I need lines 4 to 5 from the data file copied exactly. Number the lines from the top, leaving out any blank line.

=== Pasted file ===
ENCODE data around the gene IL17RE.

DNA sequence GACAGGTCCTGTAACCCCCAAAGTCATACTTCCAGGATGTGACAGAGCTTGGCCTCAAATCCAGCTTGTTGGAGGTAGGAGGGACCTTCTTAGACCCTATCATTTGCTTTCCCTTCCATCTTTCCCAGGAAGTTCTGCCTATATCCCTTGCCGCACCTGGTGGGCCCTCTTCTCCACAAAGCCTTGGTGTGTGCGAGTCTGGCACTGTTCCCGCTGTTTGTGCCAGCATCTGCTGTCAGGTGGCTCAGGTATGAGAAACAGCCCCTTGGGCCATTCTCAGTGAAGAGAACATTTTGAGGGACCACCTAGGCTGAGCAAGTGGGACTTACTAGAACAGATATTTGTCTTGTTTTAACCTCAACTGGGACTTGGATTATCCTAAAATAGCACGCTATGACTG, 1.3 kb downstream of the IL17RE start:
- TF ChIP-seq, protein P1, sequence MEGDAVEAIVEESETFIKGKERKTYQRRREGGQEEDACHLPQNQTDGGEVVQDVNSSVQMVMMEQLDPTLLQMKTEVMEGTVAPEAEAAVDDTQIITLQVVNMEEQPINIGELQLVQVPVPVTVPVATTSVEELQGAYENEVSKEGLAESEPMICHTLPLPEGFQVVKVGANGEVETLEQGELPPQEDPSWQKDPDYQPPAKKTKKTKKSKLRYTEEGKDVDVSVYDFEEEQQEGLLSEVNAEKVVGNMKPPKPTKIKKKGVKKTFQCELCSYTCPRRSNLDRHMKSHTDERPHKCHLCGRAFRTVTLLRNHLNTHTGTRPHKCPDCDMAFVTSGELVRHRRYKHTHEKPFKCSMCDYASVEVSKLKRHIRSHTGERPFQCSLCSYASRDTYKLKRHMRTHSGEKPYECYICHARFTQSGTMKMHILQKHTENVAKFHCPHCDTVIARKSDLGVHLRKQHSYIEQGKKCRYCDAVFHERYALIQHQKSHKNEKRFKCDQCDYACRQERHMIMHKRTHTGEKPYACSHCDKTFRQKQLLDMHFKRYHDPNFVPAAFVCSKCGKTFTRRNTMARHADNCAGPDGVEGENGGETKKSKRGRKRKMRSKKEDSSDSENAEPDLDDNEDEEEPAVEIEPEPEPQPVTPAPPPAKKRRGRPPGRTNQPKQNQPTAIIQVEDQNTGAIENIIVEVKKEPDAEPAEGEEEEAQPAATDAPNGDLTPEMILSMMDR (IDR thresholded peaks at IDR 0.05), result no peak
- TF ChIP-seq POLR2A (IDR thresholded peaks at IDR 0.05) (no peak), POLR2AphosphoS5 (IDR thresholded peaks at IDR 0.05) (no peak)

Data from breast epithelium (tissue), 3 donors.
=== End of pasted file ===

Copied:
- TF ChIP-seq POLR2A (IDR thresholded peaks at IDR 0.05) (no peak), POLR2AphosphoS5 (IDR thresholded peaks at IDR 0.05) (no peak)

Data from breast epithelium (tissue), 3 donors.